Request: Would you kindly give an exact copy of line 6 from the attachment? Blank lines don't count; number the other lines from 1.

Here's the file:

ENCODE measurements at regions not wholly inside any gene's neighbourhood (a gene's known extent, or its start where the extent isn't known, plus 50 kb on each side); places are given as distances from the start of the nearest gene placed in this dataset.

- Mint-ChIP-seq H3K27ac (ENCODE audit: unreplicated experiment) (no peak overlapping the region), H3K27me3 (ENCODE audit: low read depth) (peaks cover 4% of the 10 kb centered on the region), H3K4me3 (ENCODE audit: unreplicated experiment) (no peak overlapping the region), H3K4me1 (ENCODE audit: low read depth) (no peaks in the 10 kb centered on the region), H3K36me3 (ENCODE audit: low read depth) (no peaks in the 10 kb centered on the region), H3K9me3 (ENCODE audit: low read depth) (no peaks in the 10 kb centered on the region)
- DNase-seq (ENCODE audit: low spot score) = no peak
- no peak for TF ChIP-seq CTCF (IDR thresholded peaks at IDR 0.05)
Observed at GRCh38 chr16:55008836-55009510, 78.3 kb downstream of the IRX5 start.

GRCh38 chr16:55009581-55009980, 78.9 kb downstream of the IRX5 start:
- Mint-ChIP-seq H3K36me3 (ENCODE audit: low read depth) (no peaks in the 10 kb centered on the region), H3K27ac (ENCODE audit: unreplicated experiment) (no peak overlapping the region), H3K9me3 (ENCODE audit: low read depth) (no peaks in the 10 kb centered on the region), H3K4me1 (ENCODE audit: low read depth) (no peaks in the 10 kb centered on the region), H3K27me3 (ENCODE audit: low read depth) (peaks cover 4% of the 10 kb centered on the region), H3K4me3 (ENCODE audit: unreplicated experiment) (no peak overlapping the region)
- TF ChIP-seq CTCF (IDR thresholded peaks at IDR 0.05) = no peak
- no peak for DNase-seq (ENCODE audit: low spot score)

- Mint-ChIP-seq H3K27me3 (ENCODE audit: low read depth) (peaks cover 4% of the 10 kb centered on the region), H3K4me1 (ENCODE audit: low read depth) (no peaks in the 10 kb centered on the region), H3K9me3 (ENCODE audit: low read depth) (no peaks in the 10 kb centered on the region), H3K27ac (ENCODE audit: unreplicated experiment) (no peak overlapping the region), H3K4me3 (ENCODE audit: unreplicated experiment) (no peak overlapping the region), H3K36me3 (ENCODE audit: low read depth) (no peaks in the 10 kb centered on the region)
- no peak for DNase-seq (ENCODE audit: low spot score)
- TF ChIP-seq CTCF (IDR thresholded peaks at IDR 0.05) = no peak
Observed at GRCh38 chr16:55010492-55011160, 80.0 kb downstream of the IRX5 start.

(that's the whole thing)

GRCh38 chr16:55009581-55009980, 78.9 kb downstream of the IRX5 start: